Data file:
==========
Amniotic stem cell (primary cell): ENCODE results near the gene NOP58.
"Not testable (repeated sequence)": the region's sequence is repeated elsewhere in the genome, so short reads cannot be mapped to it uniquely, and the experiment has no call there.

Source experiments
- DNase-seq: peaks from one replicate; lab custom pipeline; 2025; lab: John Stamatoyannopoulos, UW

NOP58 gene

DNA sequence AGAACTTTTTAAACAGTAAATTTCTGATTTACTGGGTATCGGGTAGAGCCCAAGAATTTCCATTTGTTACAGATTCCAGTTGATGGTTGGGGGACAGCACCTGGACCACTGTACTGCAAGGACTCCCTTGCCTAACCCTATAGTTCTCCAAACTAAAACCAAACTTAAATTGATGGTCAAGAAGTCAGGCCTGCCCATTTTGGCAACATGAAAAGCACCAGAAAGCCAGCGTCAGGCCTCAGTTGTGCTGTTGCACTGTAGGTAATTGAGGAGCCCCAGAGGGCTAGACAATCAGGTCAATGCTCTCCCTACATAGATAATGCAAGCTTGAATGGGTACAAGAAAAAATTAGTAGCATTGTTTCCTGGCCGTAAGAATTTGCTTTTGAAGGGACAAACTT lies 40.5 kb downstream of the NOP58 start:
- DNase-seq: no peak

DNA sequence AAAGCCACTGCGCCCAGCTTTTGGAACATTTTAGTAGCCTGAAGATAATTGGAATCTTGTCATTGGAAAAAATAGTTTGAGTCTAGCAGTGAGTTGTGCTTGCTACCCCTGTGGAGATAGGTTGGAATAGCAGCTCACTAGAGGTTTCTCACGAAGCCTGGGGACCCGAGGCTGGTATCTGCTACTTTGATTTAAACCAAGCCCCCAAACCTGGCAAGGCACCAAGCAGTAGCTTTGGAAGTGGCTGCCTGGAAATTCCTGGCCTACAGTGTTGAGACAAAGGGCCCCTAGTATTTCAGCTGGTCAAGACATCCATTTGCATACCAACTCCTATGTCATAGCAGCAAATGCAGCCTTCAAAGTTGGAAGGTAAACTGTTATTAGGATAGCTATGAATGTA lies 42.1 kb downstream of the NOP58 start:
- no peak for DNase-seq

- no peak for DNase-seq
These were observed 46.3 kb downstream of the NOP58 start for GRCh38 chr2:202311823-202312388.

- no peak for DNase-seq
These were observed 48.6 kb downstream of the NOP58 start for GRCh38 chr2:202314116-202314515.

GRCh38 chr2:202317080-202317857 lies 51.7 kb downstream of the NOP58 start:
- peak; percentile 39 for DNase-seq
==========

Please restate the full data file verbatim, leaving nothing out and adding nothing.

Amniotic stem cell (primary cell): ENCODE results near the gene NOP58.
"Not testable (repeated sequence)": the region's sequence is repeated elsewhere in the genome, so short reads cannot be mapped to it uniquely, and the experiment has no call there.

Source experiments
- DNase-seq: peaks from one replicate; lab custom pipeline; 2025; lab: John Stamatoyannopoulos, UW

NOP58 gene

DNA sequence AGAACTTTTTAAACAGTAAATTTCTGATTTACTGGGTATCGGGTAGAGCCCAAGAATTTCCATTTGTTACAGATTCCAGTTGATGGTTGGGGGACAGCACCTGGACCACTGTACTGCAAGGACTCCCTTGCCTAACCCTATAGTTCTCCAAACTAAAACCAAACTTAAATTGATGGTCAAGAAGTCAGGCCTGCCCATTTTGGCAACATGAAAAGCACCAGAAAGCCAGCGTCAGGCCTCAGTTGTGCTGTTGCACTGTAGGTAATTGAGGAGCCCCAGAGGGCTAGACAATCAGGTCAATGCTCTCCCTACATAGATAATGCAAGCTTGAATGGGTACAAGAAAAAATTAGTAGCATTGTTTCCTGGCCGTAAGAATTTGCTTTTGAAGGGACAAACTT lies 40.5 kb downstream of the NOP58 start:
- DNase-seq: no peak

DNA sequence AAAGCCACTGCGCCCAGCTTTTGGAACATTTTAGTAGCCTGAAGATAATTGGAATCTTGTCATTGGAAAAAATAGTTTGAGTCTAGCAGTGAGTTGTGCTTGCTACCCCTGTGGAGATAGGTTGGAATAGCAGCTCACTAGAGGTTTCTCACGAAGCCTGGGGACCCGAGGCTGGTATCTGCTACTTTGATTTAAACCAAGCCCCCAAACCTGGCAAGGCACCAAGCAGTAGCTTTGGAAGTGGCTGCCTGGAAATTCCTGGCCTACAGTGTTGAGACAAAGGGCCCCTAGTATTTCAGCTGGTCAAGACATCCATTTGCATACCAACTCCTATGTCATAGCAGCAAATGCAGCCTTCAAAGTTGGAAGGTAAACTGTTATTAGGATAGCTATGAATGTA lies 42.1 kb downstream of the NOP58 start:
- no peak for DNase-seq

- no peak for DNase-seq
These were observed 46.3 kb downstream of the NOP58 start for GRCh38 chr2:202311823-202312388.

- no peak for DNase-seq
These were observed 48.6 kb downstream of the NOP58 start for GRCh38 chr2:202314116-202314515.

GRCh38 chr2:202317080-202317857 lies 51.7 kb downstream of the NOP58 start:
- peak; percentile 39 for DNase-seq